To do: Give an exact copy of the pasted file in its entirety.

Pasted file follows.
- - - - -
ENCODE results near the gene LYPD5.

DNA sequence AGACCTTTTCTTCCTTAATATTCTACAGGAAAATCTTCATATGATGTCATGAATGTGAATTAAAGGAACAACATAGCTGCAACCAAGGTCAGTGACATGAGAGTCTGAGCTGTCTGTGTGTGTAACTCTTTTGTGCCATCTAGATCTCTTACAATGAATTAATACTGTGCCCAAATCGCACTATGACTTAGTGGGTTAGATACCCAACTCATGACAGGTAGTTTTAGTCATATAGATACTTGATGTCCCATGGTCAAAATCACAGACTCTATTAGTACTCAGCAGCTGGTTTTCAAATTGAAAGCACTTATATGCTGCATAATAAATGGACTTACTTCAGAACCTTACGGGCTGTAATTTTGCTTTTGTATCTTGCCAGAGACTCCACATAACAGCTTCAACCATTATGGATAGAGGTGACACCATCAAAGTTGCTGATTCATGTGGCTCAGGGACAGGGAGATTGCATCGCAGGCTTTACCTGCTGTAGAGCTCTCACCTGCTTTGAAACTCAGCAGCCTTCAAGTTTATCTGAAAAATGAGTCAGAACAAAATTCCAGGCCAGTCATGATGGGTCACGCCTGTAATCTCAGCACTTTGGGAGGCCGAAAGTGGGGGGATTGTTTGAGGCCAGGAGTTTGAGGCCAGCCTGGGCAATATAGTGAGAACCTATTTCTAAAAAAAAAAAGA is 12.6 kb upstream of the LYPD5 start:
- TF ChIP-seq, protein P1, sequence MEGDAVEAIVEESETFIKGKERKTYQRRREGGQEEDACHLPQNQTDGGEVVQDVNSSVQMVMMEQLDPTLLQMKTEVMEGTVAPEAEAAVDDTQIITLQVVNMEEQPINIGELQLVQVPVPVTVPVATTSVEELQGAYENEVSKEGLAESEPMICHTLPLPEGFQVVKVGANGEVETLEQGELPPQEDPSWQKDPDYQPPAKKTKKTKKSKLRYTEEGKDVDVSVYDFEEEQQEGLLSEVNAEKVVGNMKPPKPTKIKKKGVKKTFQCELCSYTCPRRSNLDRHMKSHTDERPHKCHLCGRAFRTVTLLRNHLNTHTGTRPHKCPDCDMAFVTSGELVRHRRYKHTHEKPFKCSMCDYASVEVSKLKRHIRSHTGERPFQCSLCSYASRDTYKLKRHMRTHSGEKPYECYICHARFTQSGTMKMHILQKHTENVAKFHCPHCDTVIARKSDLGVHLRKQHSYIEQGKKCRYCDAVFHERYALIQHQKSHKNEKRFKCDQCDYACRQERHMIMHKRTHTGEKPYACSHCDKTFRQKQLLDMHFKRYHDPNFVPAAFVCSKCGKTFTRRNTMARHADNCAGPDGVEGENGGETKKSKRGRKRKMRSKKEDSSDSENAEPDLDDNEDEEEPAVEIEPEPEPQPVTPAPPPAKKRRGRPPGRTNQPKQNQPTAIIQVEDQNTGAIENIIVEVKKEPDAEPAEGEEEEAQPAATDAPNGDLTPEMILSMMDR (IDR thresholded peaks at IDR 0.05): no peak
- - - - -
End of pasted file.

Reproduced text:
ENCODE results near the gene LYPD5.

DNA sequence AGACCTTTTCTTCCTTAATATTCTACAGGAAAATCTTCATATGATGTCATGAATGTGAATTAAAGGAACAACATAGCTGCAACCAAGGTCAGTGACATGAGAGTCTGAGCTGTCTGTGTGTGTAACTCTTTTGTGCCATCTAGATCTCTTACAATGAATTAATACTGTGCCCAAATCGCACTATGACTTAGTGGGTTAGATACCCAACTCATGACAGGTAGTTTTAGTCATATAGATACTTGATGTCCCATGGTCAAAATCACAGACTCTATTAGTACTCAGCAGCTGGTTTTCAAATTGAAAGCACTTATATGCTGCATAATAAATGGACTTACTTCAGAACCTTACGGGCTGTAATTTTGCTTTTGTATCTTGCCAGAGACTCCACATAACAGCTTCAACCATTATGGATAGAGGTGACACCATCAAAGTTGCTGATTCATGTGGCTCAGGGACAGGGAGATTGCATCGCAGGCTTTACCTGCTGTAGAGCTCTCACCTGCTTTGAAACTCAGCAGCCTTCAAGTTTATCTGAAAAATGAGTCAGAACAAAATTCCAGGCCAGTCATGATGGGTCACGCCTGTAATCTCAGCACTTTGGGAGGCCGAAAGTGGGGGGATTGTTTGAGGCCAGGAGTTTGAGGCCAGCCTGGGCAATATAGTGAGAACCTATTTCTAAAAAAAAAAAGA is 12.6 kb upstream of the LYPD5 start:
- TF ChIP-seq, protein P1, sequence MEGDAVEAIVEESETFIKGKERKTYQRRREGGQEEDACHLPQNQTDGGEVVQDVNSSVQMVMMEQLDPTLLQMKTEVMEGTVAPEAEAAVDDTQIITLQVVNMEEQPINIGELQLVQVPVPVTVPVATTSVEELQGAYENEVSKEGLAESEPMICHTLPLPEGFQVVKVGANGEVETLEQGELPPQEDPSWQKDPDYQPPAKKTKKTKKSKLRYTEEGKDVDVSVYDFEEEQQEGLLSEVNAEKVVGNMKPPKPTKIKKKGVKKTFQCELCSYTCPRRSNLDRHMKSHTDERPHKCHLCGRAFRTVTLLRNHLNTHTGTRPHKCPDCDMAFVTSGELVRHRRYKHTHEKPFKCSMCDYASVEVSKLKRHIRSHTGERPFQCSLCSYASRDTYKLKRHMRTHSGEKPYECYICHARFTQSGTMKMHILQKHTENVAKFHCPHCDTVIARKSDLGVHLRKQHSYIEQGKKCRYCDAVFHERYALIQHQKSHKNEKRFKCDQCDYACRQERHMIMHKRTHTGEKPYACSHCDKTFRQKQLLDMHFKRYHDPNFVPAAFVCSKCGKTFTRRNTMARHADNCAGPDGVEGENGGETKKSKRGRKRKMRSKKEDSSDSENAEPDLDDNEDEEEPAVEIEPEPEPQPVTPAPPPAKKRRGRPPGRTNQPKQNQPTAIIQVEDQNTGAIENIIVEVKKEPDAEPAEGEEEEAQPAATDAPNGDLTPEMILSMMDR (IDR thresholded peaks at IDR 0.05): no peak